generating strategic reports (eg
threat assessments) and crime analysis on the basis of information
and intelligence supplied by Member States or gathered from other
3. HMRC PERSONNEL
3.1. HMRC have a permanent Europol Liaison
Officer seconded from the Criminal Investigation Directorate in
HMRC to the UK Liaison Bureau at Europol (UKLB). The secondment
is due to be reviewed in 2009. The Liaison Officer currently has
responsibility for a number of so called Analytical Work Files
(AWF). AWFs are European wide databases of criminal intelligence
on specific crime areas. The Liaison Officer also represents HMRC
and the UK Liaison Bureau, in other customs related issues such
as alcohol smuggling, and seizures of drugs and weapons at ports
3.2. HMRC have also seconded a National
Expert from Criminal Investigation to the Financial and Property
Crime Unit at Europol. The purpose of this secondment was to ensure
that MTIC (Missing Trader Intra Community) fraud featured in Europol's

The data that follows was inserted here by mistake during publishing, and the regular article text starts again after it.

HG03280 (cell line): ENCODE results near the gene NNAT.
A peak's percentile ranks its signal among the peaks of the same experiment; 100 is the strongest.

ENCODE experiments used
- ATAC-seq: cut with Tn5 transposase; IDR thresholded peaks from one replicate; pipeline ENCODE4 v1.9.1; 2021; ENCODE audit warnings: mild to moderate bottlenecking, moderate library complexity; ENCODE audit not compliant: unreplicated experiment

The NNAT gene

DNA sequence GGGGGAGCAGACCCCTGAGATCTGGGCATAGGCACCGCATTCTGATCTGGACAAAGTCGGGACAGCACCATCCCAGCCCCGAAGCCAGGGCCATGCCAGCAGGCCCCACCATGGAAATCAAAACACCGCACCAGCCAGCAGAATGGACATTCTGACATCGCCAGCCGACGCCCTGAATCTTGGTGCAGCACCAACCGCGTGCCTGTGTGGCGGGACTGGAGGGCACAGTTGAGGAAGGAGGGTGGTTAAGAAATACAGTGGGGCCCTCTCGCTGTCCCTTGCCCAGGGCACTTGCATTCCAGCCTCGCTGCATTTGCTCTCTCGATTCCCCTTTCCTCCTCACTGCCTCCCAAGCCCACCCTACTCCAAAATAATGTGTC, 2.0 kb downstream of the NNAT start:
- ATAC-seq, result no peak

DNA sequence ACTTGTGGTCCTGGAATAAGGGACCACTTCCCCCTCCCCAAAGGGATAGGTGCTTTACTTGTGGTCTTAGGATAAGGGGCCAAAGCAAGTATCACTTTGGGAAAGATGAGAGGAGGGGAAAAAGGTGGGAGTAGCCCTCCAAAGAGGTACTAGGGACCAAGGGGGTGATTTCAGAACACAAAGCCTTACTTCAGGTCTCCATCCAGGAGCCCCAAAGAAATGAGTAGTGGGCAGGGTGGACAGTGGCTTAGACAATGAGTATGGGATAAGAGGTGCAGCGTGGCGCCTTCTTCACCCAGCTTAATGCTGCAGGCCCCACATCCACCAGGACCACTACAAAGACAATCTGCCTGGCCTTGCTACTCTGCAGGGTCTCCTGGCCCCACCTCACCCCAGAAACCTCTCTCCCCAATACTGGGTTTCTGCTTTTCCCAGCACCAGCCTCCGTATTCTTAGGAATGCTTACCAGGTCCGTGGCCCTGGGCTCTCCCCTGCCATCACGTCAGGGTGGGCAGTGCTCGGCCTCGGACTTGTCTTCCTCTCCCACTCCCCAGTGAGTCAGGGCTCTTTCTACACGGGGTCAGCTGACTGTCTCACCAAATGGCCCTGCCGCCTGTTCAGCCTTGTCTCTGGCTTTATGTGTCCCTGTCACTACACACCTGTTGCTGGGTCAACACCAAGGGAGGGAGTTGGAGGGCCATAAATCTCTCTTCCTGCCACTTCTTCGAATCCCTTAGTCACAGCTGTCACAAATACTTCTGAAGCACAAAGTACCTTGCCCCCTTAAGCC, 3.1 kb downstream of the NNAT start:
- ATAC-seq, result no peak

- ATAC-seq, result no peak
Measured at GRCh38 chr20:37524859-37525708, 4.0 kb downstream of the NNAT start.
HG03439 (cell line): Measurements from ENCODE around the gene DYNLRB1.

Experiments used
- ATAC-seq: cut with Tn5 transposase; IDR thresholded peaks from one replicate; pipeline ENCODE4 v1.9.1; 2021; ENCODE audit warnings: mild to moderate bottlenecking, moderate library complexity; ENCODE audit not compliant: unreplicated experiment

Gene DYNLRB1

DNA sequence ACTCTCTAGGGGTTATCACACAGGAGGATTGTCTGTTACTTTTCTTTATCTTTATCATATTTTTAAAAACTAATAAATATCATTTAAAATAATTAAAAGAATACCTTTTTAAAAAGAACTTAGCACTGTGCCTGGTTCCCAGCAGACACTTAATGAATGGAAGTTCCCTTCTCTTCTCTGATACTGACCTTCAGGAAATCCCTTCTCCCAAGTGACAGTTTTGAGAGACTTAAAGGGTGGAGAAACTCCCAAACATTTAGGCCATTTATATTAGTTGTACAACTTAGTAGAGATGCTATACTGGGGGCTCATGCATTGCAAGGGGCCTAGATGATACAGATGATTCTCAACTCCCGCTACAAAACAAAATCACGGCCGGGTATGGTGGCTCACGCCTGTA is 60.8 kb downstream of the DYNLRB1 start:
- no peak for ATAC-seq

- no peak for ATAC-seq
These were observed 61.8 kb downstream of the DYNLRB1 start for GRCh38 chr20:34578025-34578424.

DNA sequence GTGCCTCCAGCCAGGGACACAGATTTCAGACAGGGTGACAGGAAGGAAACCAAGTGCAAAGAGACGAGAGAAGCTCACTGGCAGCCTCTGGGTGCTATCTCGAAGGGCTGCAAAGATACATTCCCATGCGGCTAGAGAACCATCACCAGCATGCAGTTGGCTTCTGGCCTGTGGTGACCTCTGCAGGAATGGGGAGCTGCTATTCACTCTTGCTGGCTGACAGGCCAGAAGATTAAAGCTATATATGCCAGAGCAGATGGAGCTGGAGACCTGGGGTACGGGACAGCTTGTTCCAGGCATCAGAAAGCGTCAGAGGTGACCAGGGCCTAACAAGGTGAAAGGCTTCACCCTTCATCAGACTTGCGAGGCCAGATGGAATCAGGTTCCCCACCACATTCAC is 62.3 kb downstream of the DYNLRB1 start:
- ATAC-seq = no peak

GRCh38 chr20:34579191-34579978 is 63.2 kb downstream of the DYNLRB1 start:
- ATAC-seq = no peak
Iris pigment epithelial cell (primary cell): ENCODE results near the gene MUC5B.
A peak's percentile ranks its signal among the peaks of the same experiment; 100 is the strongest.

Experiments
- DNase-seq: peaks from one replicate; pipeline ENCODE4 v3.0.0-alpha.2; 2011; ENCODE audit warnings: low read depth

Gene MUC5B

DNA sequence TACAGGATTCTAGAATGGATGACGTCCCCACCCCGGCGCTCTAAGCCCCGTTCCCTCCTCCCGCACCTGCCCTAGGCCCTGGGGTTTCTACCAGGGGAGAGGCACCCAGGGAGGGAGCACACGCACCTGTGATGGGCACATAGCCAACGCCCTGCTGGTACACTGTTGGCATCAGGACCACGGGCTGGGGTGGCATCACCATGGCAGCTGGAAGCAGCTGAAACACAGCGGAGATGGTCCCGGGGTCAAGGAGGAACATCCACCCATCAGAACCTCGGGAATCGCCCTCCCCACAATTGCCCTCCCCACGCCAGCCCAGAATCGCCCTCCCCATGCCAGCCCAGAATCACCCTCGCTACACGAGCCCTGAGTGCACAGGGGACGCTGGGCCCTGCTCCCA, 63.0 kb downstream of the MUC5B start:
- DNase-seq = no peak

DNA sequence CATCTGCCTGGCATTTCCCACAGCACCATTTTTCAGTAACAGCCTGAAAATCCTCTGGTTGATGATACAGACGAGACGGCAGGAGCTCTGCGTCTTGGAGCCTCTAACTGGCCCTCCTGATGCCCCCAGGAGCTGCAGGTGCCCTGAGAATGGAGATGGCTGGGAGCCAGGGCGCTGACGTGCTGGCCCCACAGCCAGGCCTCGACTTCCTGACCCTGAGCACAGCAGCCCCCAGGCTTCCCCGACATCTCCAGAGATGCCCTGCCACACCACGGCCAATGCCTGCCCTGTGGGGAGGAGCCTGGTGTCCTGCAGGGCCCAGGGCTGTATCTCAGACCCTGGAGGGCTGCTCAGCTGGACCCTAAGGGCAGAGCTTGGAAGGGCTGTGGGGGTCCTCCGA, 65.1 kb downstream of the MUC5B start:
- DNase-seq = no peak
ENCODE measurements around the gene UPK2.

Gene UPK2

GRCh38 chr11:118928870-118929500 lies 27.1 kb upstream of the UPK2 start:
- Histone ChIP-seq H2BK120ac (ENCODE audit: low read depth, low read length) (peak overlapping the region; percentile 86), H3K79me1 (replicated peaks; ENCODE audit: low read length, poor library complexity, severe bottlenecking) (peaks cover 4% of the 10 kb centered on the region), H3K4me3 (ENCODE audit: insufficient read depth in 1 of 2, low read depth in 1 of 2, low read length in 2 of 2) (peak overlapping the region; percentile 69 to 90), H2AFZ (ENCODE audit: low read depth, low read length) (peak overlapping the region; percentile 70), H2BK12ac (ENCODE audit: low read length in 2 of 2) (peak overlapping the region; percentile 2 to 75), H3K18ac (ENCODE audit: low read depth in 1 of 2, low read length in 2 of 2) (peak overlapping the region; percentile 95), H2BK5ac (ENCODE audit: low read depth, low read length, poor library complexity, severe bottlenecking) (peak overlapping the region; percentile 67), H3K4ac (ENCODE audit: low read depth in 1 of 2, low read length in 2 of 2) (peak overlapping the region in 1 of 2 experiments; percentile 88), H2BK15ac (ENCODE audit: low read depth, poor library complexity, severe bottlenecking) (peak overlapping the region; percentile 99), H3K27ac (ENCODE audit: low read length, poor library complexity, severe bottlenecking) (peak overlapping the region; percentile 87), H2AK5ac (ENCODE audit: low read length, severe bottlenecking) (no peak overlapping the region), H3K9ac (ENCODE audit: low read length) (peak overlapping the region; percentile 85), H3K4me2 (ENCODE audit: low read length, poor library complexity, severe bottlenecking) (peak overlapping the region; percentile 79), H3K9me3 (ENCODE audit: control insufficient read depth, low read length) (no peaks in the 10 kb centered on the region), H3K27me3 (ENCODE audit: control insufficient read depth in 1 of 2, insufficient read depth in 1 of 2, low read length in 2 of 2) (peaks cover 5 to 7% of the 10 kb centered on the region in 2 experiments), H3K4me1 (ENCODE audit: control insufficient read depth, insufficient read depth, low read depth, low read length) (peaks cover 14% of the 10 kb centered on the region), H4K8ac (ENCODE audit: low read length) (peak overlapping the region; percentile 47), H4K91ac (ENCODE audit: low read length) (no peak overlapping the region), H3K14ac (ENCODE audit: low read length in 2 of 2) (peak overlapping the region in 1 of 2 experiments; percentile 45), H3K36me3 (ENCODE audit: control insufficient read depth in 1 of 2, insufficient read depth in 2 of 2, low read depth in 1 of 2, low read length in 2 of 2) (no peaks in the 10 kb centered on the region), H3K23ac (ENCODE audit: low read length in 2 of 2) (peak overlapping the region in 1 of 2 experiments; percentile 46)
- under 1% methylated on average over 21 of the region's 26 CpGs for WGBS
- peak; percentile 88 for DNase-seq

Organised Crime Threat Assessment 2007, which defines the crime
areas Europol will focus on in the coming year. The secondee is
currently on his second secondment and has been embedded with
different Europol teams to facilitate the UK initiative to establish
a new work file dealing with MTIC fraud.
4. THE UK LIAISON
4.1. The UKLB is a SOCA managed and lead
office representing UK law enforcement authorities at Europol
on a pan European level. The office maintains a multi agency approach
with SOCA, HMRC, the Metropolitan Police and the Scottish Crime
and Drug Enforcement Agency all represented.
4.2. The Europol convention stipulates that
each Liaison Bureau must have a Europol National Unit (ENU) for
routing intelligence and support. The UK ENU is located at SOCA.